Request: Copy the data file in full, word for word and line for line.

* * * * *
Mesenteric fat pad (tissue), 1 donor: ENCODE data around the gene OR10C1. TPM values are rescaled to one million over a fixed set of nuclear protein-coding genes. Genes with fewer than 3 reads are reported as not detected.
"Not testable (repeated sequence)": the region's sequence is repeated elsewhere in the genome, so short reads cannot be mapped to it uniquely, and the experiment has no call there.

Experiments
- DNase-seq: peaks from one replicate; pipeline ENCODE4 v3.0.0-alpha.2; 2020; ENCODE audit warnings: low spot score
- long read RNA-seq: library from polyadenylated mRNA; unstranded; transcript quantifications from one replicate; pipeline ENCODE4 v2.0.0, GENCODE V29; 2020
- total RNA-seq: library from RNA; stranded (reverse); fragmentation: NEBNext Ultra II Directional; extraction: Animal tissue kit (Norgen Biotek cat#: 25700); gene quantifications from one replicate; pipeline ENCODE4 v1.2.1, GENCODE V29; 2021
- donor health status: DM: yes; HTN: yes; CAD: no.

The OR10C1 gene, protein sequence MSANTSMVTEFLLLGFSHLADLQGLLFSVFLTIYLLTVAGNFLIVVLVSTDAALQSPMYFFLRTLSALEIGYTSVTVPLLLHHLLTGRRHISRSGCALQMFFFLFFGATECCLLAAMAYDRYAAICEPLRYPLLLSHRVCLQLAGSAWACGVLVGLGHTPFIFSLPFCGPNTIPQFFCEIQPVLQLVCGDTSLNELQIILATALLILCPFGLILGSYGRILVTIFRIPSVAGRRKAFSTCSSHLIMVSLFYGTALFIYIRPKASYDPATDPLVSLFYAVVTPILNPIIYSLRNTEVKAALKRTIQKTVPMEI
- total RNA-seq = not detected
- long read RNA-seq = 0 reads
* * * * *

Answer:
Mesenteric fat pad (tissue), 1 donor: ENCODE data around the gene OR10C1. TPM values are rescaled to one million over a fixed set of nuclear protein-coding genes. Genes with fewer than 3 reads are reported as not detected.
"Not testable (repeated sequence)": the region's sequence is repeated elsewhere in the genome, so short reads cannot be mapped to it uniquely, and the experiment has no call there.

Experiments
- DNase-seq: peaks from one replicate; pipeline ENCODE4 v3.0.0-alpha.2; 2020; ENCODE audit warnings: low spot score
- long read RNA-seq: library from polyadenylated mRNA; unstranded; transcript quantifications from one replicate; pipeline ENCODE4 v2.0.0, GENCODE V29; 2020
- total RNA-seq: library from RNA; stranded (reverse); fragmentation: NEBNext Ultra II Directional; extraction: Animal tissue kit (Norgen Biotek cat#: 25700); gene quantifications from one replicate; pipeline ENCODE4 v1.2.1, GENCODE V29; 2021
- donor health status: DM: yes; HTN: yes; CAD: no.

The OR10C1 gene, protein sequence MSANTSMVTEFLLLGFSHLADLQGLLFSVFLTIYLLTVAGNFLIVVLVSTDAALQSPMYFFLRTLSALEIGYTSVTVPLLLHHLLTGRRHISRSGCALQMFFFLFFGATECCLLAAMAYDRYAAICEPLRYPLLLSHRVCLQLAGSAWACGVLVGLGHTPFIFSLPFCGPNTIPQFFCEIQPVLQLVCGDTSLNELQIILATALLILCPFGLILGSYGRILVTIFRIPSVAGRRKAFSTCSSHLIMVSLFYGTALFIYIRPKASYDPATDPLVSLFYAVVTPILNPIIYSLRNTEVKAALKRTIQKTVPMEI
- total RNA-seq = not detected
- long read RNA-seq = 0 reads